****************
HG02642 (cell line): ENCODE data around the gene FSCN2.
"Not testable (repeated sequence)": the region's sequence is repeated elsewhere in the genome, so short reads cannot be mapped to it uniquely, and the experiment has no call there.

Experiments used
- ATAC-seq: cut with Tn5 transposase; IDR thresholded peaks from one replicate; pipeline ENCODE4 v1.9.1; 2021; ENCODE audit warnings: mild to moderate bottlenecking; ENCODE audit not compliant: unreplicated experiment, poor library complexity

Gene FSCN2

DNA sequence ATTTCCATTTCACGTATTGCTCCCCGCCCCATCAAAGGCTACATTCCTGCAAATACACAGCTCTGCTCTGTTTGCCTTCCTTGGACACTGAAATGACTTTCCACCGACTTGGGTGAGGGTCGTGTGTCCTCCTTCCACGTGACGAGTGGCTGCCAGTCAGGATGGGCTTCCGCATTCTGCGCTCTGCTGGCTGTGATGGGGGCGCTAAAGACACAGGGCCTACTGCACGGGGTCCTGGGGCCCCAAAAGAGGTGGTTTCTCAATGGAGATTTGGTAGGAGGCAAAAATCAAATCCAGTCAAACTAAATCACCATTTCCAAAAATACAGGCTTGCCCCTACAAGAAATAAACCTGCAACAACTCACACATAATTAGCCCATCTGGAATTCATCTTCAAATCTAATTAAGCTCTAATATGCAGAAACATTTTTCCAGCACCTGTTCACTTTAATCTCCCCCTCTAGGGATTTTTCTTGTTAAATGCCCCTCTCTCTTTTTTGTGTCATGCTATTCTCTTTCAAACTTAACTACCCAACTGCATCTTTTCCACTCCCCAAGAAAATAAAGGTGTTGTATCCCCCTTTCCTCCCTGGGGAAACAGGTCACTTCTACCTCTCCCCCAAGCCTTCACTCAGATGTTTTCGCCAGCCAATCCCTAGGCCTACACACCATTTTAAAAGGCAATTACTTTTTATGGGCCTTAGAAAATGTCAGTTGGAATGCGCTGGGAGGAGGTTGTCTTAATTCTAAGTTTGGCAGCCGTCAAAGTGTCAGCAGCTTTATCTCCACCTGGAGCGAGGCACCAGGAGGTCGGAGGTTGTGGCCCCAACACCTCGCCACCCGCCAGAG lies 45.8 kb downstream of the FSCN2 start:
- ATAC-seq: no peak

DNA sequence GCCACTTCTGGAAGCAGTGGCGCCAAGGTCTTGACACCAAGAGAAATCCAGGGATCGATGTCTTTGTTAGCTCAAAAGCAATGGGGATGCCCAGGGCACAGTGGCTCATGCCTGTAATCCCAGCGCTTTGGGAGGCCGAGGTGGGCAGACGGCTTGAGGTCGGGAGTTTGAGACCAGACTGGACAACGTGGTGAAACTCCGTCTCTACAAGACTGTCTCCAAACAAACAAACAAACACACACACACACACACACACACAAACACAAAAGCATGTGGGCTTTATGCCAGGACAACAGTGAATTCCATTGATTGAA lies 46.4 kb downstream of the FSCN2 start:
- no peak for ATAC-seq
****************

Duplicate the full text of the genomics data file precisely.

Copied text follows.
HG02642 (cell line): ENCODE data around the gene FSCN2.
"Not testable (repeated sequence)": the region's sequence is repeated elsewhere in the genome, so short reads cannot be mapped to it uniquely, and the experiment has no call there.

Experiments used
- ATAC-seq: cut with Tn5 transposase; IDR thresholded peaks from one replicate; pipeline ENCODE4 v1.9.1; 2021; ENCODE audit warnings: mild to moderate bottlenecking; ENCODE audit not compliant: unreplicated experiment, poor library complexity

Gene FSCN2

DNA sequence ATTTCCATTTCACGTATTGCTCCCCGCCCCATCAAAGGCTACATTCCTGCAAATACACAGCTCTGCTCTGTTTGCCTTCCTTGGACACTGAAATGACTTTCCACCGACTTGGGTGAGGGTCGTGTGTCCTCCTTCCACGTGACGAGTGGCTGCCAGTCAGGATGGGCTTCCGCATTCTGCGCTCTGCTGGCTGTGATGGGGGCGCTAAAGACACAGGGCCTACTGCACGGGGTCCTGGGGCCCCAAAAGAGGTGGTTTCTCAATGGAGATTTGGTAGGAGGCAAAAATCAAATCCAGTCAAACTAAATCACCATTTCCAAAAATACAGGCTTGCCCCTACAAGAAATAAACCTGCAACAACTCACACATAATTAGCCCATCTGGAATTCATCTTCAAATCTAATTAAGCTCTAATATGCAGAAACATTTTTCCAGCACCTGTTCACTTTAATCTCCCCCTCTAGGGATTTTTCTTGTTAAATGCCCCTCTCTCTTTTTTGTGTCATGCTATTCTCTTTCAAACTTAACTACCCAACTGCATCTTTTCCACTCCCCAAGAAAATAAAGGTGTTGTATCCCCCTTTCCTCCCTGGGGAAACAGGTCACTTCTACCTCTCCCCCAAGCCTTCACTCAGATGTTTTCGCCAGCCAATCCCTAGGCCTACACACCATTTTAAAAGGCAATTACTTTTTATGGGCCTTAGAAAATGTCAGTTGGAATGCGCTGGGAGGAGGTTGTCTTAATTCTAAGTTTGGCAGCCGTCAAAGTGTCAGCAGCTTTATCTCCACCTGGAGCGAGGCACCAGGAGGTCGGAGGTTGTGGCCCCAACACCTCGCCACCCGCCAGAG lies 45.8 kb downstream of the FSCN2 start:
- ATAC-seq: no peak

DNA sequence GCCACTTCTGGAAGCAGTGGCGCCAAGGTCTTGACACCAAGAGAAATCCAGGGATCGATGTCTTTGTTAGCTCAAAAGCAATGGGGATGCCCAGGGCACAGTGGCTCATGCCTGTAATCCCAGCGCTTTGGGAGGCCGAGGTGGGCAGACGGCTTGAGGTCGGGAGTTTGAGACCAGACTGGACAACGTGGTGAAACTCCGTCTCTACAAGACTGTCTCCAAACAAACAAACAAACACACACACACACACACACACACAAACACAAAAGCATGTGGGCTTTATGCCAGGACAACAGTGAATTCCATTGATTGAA lies 46.4 kb downstream of the FSCN2 start:
- no peak for ATAC-seq